The main function of windows is to provide natural light and a view of the outdoor surroundings. Excessive direct sunlight penetrating into interior spaces through the windows poses glare and contrast problems in addition to excessive beam solar radiation which leads to high cooling loads. Shading slats are installed to block beam radiation and enhance the general visual environment for building occupants. Despite their proven energy saving potential, building designers tend to shun these shading devices for reasons such as maintenance costs, aesthetics, glare possibility and their interference of occupants’ view of the outdoor surroundings. In this paper the impact of adjustable external horizontal shading slats on occupants’ visual comfort and view was investigated. Full scale experiments were conducted under the dynamic tropical climate of Thailand. Annual simulations using full-year weather records were undertaken for a model room for cases of north and south facing windows to establish appropriate monthly slat adjustment angles that block undesired direct sunlight while guaranteeing the maximum possible view of exterior surroundings. Window luminance and work plane illuminance levels were examined and compared with proposed thresholds for comfortable working environments from previous studies. Lighting energy consumption and savings were also investigated in comparison to windows with heat reflective glass, commonly preferred by building designers. The study showed that it is possible to save 40% to 60% of energy consumed by electric lamps, avoid glare and achieve a comfortable workspace with a good view of exterior surroundings for most of the year by use of adjustable external horizontal shading slats.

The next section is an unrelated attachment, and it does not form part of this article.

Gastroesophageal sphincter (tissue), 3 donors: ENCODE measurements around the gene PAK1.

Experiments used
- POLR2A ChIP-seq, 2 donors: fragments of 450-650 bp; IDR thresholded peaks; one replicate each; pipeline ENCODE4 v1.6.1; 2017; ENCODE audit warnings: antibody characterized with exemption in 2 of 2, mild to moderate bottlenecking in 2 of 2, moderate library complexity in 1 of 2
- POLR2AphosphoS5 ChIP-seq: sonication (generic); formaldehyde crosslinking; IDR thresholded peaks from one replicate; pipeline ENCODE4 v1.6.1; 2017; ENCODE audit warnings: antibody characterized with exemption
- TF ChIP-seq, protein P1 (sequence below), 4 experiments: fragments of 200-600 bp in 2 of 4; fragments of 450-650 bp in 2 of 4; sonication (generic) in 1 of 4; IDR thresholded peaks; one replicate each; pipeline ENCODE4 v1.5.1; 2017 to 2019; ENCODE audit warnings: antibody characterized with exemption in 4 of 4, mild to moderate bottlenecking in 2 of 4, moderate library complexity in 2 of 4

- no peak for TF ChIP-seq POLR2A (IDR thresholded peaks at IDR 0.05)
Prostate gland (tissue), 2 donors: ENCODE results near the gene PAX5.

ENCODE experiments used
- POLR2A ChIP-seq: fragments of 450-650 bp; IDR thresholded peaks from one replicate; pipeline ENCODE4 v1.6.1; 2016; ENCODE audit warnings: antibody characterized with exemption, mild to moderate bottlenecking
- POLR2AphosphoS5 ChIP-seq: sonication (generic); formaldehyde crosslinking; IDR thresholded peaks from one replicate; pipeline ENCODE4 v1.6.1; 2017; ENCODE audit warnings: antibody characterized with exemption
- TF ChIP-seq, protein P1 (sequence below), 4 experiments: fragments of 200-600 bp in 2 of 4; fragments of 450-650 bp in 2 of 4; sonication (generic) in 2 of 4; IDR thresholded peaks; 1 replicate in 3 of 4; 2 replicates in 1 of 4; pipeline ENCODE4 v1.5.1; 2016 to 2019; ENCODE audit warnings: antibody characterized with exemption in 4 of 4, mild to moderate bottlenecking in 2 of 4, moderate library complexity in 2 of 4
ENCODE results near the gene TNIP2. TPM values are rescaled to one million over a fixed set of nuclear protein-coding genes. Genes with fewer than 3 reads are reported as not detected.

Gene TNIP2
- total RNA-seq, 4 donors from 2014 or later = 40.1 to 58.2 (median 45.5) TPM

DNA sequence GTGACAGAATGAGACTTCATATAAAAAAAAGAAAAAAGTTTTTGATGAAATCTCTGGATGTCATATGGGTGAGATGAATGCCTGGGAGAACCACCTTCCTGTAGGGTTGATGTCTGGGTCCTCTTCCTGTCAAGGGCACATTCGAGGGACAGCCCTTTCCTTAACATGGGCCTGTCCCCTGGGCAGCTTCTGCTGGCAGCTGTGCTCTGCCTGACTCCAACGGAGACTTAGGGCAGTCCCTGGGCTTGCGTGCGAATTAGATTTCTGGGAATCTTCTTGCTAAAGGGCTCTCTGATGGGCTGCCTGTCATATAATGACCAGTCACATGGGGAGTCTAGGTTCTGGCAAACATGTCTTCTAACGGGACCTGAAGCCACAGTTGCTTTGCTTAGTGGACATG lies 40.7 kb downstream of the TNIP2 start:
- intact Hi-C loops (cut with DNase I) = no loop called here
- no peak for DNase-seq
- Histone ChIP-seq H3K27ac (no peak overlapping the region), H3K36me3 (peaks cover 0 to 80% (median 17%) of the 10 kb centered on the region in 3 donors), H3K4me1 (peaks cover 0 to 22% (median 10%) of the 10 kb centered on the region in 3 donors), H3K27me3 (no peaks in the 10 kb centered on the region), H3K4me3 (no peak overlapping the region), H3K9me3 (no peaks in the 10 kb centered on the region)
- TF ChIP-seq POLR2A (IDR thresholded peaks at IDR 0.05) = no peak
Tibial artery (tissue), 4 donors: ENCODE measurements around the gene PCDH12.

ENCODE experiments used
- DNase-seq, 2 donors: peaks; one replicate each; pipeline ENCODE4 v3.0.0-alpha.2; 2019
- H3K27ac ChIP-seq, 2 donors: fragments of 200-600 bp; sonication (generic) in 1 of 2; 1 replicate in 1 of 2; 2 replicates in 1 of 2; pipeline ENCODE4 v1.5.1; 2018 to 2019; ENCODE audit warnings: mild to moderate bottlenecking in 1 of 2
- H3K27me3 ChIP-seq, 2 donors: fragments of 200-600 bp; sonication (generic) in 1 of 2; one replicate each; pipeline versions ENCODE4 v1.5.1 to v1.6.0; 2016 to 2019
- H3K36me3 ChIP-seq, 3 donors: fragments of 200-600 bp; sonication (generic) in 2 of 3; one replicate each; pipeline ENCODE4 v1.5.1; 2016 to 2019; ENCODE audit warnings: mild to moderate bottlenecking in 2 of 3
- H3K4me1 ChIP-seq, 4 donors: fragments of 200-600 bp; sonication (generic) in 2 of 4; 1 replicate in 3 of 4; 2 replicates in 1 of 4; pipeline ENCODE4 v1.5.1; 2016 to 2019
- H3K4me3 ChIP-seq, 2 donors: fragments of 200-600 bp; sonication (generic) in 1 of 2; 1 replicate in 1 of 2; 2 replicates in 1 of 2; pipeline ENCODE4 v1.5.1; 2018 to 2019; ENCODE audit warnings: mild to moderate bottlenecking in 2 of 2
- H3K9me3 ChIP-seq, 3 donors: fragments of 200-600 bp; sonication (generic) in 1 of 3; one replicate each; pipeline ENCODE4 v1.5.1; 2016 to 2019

Keywords: free view fraction, external horizontal slats, glare, energy savings.
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